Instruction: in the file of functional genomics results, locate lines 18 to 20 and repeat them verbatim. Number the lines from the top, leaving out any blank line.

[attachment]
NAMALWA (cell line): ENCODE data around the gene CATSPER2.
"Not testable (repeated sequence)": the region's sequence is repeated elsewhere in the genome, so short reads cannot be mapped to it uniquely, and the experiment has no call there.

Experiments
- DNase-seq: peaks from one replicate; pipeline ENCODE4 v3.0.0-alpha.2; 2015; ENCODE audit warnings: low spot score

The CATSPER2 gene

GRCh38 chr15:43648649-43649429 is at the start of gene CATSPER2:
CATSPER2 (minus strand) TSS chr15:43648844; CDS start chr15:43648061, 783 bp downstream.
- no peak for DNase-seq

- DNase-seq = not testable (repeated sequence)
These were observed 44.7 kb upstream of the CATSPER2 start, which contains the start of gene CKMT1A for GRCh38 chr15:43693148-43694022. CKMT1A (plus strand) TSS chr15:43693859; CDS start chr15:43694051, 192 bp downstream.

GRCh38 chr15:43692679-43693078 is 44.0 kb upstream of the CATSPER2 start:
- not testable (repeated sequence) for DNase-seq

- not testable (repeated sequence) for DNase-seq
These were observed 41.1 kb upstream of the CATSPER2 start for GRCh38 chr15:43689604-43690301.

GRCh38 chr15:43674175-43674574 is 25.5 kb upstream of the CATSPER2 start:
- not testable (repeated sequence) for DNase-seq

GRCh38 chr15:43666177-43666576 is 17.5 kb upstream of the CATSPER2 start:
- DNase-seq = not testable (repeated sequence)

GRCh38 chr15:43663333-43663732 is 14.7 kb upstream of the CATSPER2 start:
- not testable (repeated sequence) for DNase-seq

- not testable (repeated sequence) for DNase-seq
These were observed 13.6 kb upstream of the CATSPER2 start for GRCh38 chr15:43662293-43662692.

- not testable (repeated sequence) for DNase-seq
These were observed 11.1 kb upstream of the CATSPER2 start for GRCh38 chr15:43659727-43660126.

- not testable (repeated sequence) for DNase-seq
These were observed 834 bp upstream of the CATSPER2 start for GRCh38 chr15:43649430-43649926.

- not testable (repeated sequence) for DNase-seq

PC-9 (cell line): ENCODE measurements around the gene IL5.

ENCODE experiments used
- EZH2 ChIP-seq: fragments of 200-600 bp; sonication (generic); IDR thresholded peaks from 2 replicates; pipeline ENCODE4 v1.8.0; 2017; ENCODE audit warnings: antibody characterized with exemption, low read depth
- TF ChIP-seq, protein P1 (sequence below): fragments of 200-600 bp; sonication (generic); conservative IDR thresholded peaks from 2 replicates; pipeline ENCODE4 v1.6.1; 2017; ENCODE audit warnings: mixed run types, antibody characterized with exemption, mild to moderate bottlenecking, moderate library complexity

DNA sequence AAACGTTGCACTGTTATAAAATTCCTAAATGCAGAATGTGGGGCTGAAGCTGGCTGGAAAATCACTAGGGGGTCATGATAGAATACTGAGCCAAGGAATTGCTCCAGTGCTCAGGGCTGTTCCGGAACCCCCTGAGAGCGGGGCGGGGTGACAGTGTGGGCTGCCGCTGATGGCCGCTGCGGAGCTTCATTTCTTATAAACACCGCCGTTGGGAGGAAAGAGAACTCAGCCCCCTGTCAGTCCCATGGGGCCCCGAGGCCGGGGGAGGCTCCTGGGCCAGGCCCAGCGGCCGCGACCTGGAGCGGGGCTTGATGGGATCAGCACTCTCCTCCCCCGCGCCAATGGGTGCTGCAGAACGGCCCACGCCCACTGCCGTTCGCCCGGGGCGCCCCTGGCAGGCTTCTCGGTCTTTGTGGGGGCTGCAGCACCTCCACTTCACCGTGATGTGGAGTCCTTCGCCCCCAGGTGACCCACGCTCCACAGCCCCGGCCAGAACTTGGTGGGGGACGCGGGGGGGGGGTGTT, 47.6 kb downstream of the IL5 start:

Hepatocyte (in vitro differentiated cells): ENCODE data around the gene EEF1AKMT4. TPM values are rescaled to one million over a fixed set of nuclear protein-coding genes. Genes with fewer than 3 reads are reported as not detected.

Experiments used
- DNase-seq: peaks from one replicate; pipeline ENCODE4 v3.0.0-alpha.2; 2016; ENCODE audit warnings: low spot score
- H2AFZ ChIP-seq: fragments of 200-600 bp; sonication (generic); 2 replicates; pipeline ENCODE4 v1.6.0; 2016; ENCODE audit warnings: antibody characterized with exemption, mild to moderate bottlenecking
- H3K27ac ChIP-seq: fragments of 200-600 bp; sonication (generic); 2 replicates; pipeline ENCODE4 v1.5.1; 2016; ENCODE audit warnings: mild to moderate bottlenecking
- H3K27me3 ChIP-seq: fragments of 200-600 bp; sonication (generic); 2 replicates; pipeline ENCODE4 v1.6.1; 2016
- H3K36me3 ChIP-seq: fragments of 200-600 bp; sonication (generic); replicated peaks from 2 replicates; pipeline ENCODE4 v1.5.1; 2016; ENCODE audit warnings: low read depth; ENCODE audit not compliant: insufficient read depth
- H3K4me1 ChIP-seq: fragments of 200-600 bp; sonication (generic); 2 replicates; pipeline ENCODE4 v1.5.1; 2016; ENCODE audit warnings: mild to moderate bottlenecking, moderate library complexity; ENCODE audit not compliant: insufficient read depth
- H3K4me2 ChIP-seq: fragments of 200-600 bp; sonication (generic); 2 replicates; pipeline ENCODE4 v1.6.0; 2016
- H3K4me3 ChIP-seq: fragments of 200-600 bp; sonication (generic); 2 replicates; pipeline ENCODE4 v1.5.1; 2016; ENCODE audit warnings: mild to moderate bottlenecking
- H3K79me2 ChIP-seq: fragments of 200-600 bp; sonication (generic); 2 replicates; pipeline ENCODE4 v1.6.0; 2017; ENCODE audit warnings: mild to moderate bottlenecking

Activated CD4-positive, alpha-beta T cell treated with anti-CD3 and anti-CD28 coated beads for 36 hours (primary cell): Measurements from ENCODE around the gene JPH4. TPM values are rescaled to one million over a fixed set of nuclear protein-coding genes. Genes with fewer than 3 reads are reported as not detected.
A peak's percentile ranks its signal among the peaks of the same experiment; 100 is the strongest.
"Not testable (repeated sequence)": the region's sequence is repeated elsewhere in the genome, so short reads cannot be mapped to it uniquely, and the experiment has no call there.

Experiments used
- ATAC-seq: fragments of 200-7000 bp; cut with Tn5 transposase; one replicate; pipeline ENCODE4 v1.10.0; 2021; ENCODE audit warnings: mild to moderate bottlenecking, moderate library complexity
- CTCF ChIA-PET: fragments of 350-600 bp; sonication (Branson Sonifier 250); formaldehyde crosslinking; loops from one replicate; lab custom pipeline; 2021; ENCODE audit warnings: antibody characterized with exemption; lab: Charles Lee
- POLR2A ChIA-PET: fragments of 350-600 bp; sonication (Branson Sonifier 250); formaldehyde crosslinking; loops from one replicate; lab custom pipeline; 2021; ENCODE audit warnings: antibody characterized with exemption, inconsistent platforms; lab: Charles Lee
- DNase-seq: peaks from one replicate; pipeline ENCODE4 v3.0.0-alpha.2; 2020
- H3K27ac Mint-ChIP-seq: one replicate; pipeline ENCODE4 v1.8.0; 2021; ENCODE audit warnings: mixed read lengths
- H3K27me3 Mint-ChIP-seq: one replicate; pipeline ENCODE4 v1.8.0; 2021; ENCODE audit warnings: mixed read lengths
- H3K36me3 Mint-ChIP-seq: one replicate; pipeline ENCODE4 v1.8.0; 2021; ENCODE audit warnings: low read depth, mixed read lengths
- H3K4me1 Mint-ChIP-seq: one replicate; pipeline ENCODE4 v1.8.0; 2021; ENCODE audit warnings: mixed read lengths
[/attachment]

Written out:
- DNase-seq = not testable (repeated sequence)

GRCh38 chr15:43663333-43663732 is 14.7 kb upstream of the CATSPER2 start:
- not testable (repeated sequence) for DNase-seq